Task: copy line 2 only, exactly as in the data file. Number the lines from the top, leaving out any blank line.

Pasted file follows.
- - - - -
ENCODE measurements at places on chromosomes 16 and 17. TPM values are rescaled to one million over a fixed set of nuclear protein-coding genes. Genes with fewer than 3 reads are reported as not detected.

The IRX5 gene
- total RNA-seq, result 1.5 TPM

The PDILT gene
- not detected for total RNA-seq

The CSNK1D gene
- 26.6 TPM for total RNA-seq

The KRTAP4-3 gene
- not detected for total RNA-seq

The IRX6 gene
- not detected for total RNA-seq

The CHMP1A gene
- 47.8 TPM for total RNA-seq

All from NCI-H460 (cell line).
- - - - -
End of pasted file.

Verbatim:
The IRX5 gene